If Rates Rise, What Can I Afford?

Today, I wanted to talk with you about the power of interest rates and the effect that rising rates has on the ability of a family to own a home.  We all know that rates have been rising steadily since the beginning of summer.  We are now talking about rates in the high 4% range.  While I wish I could predict the future of interest rates (probably wouldn’t be schlepping loans if I could do that!) I think it is safer to say that we are going to be in a higher rate environment in the next year than we are in right now.  For the clients who fear they have already missed the boat with rising rates, what does the future look like for those that continue to wait versus those that buy now?  Let’s take a look…

Let’s assume that a client family makes about $100K a year or $8333 per month.  Using Fannie/Freddie standard qualifying ratios, this client can afford a maximum of $2500 per month for a housing expense.  Let’s assume that there is $500 per month in expense for the county taxes and home owners insurance.  That leaves us $2000 per month to support a mortgage payment.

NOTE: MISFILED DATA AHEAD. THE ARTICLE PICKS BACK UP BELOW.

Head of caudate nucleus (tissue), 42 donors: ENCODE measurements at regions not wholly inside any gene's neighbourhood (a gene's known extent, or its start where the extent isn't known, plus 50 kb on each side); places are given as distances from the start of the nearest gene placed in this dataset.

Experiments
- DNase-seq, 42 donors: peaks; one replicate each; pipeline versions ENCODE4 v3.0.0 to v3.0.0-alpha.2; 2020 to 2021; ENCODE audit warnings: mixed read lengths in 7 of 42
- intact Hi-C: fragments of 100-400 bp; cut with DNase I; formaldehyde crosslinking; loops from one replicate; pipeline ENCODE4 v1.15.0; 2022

·         At 4.75%, $2000 per month over 30 years supports a $383,400 mortgage loan.

·         At 6.00%, $2000 per month over 30 years supports a $333,500 mortgage loan!

·         At 7.00%, $2000 per month over 30 years supports a #300, 600 mortgage loan!

As rates rise, clients buying power erodes.  The cost of waiting can be very high and in this day and age, there is little or no wiggle room to “push the limits” on getting a client qualified.

The point behind this information is that the clients you have that think they have missed the boat might really miss the boat if they continue to wait instead of buying now.  Maybe you can use this information to get someone off the fence.  Oh and by the way, for those potential listings you have that are waiting to get their home on the market, if they wait too long, they too may miss an opportunity to get that next house they want too.  Use this information to prod them along too.

John Zerwin


Mortgage Loan Originator

Catalyst Lending